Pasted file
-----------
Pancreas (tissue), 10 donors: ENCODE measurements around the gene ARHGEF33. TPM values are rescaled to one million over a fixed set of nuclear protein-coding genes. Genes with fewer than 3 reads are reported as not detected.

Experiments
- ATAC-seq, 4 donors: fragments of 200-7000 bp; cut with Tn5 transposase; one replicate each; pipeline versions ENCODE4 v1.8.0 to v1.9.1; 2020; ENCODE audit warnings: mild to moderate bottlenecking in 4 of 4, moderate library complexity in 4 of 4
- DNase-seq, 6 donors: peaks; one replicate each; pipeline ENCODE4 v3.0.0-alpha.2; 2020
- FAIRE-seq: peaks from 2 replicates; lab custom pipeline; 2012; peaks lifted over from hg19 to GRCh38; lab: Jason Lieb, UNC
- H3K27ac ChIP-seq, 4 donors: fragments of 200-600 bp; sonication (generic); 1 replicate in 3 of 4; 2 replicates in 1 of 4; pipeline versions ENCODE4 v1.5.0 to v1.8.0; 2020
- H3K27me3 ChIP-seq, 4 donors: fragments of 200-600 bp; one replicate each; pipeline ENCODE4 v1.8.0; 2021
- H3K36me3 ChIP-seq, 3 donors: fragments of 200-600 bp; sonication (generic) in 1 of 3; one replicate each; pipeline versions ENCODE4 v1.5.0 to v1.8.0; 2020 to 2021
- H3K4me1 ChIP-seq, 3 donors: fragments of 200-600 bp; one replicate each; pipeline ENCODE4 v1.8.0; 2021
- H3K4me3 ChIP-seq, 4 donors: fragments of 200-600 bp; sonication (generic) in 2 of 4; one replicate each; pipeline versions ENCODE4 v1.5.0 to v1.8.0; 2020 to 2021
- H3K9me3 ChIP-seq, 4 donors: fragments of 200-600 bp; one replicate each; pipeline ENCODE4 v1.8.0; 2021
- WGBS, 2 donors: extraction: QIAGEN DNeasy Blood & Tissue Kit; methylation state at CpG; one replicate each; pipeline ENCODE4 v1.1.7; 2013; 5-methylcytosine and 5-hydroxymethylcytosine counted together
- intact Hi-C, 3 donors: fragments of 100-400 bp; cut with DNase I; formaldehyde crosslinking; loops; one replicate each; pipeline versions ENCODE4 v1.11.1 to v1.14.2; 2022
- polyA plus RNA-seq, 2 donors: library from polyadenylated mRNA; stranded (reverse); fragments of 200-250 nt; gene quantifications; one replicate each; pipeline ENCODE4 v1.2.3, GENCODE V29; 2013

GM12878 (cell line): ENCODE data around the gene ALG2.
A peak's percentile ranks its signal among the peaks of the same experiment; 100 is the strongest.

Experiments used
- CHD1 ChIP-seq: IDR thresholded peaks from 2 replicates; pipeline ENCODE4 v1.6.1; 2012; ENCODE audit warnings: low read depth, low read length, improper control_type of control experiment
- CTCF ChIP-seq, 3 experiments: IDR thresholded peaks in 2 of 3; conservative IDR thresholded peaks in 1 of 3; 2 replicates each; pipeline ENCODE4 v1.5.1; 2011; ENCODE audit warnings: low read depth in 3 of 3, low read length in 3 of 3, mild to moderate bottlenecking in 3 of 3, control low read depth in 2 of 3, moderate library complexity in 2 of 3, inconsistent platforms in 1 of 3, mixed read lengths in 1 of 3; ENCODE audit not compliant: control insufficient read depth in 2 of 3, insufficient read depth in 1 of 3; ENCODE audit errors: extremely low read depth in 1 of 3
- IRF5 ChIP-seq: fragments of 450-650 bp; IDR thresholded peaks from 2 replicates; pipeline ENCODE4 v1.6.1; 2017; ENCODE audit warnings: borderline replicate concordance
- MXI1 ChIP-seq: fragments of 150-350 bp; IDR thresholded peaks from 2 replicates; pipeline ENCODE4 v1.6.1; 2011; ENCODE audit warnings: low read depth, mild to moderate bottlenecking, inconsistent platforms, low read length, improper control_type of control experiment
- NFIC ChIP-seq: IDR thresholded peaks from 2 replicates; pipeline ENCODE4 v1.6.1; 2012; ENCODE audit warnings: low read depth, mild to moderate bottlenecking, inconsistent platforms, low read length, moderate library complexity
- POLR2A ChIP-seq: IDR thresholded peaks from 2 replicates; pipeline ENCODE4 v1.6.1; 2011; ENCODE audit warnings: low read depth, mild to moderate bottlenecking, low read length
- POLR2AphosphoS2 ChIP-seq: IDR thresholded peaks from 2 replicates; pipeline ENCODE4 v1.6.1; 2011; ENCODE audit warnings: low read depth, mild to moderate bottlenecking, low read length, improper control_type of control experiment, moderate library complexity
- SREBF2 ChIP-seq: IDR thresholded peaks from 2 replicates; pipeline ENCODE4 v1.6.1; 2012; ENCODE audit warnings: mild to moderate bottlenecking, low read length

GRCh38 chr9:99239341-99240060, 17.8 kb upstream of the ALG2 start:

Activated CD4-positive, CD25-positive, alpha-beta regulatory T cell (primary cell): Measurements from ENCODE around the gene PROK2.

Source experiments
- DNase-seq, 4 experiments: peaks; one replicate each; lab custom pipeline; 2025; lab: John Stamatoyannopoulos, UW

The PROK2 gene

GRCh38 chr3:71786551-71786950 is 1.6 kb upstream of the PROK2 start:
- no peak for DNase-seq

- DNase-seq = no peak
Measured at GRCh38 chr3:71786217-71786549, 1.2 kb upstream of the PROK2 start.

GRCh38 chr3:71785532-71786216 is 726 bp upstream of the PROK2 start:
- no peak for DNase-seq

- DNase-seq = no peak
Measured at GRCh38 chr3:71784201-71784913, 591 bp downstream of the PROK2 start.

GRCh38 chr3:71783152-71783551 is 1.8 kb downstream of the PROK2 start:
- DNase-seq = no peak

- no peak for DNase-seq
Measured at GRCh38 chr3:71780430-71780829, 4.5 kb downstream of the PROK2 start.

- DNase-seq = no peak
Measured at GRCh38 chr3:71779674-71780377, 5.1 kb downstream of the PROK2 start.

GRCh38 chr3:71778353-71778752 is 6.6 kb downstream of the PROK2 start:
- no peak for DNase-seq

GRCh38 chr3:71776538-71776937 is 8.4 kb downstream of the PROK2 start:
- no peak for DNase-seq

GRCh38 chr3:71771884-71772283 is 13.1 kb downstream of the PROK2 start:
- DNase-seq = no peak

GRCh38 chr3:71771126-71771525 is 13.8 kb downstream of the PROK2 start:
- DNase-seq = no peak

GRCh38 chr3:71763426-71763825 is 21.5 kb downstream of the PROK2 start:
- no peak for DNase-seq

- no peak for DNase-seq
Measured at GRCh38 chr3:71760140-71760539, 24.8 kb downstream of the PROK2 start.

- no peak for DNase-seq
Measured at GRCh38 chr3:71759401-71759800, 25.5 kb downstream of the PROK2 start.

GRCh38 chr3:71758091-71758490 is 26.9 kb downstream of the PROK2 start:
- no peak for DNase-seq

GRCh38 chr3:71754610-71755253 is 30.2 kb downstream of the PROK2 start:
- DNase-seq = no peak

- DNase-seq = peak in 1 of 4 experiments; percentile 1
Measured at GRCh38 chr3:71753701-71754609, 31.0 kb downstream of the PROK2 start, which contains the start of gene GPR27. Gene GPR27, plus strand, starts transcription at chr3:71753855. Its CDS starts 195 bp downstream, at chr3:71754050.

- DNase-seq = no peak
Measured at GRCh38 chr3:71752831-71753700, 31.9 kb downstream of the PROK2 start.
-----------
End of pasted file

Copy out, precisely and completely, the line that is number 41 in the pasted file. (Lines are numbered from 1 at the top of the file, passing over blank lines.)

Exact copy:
- no peak for DNase-seq